Monday, February 6, 2012

Contests in CO, MN, and MO Tomorrow

Voters in three more states will vote tomorrow, in Colorado, Minnesota, and Missouri. (The Missouri contest is a strange one--it won't count, and the real Missouri Caucus will be held in March. This is just another example of how each state running its own contest by its own rules allows for a lot of quirks.) Mitt Romney will experience the burden of a frontrunner in these contests. If he wins them, they will receive relatively little coverage: The media have decided that the primaries in Arizona and Michigan being held at the end of the month are more worthy of attention. But if Romney loses these states, then they will be considered noteworthy, particularly if Rick Santorum beats him. That's because the current narrative is that Romney is the inevitable nominee and Santorum is a lower-tier candidate. Any result that challenges that narrative will cause the dynamic to shift.

We have seen before the way in which the media overreacts to every development in the race. When Newt Gingrich won South Carolina, the same media that had been talking a week earlier about a Romney steamroller began saying that Romney had run a terrible campaign. Upon Gingrich taking South Carolina, Elephant Watcher predicted that if Romney won Florida, the media would turn against Gingrich just as quickly, declaring Gingrich can only win Southern states. The media have indeed turned against Gingrich and renewed the "Romney is inevitable" narrative.

In the same way, if Romney does poorly in tomorrow's contests, they can just as easily begin trumpeting the notion that Romney is a lousy candidate. More importantly, if Santorum beats Gingrich, Santorum can get back into the race. Otherwise, the three contests tomorrow are considered minor events. If Nevada got little polling, tomorrow's states have gotten virtually nothing. PPP (D) has conducted a poll in Colorado and Minnesota. There is no polling data on Missouri, where Gingrich will evidently not be on the ballot.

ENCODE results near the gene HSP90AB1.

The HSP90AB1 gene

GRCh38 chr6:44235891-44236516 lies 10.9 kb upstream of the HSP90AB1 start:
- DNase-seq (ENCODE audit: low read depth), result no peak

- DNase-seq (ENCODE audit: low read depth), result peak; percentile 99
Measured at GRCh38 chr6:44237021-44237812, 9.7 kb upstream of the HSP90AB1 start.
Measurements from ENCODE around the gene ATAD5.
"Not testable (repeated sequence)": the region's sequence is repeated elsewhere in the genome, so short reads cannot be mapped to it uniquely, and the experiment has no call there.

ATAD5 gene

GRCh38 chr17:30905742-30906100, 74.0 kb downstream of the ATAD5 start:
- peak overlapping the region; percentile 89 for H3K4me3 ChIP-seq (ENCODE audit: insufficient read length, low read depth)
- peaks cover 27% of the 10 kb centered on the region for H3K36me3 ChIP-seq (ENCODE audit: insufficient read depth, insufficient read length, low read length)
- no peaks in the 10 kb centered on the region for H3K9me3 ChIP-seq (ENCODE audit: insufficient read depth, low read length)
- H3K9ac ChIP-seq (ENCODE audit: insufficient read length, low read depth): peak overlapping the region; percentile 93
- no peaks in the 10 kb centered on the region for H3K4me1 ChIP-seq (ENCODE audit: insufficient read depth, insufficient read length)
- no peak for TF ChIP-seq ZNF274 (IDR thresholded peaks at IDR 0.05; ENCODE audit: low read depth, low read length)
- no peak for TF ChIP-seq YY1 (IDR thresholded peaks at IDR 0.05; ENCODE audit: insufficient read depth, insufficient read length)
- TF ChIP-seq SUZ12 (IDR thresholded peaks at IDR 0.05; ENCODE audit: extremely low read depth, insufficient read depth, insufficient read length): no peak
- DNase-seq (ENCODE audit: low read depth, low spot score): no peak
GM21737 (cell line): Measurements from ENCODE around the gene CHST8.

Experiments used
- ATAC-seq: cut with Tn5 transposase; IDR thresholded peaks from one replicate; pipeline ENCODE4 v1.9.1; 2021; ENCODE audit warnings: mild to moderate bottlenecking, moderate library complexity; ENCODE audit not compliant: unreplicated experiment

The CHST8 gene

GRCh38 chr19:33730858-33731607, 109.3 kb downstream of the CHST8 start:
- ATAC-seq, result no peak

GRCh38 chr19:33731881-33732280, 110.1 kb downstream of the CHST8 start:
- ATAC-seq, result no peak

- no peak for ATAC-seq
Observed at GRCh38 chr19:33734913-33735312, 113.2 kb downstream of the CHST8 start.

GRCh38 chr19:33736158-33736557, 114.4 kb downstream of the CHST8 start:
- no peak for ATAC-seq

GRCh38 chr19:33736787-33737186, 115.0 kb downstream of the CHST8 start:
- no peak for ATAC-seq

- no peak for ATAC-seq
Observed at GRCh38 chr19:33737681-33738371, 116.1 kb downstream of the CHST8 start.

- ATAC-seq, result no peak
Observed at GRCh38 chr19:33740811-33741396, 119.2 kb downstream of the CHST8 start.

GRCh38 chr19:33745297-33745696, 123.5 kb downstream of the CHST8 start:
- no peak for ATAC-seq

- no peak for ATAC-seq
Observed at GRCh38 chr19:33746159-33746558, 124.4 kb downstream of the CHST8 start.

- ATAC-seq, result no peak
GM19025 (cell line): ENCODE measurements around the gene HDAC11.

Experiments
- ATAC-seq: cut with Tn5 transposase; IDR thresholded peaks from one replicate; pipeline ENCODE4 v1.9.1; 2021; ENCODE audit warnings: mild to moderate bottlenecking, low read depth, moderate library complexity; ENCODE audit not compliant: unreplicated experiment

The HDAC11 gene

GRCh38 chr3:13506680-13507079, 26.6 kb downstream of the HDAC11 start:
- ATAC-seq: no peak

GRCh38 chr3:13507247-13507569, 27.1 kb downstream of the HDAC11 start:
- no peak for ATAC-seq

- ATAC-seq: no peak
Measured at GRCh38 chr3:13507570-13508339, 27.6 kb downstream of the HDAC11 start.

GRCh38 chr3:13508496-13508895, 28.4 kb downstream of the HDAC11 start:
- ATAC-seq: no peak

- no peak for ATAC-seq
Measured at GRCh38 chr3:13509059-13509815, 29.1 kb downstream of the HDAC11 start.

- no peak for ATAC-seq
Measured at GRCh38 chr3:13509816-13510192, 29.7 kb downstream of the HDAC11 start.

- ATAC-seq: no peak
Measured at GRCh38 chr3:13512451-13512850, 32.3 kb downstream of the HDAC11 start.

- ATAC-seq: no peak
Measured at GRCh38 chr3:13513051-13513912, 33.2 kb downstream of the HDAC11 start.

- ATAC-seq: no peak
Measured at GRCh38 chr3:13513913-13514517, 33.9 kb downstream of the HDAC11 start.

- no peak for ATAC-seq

Colorado Caucus
02/04 PPP (D) -- Romney 40, Santorum 26, Gingrich 18, Paul 12

Minnesota Caucus
02/04 PPP (D) -- Santorum 29, Romney 27, Gingrich 22, Paul 19

Both Colorado and Minnesota were won by Romney in 2008, even after Romney had lost in Iowa, New Hampshire, South Carolina, and Florida. In theory, Romney ought to do very well in both states this time around. The Colorado poll suggests an easy repeat victory, but Minnesota will be more difficult.

However, without more polling data it's impossible to be sure. Santorum leads in the only poll. Interestingly, the Intrade market on Minnesota doesn't believe the poll: It has Romney with a 70% chance to win. PPP is a Democratic polling firm, and its track record is mixed. PPP did well in its polling for South Carolina, but did badly in Iowa and Florida, and pretty badly on the lower-tier candidates in Nevada. It's also been said that caucuses are more difficult to poll than primaries.

Nevertheless, the two polls show Santorum ahead of Gingrich in both Colorado and Minnesota. Intrade investors do believe that. If Gingrich has indeed been excluded from the Missouri ballot tomorrow, Santorum will beat him there, as well. Even without a win, Santorum will get a big boost simply by vaulting ahead of Gingrich.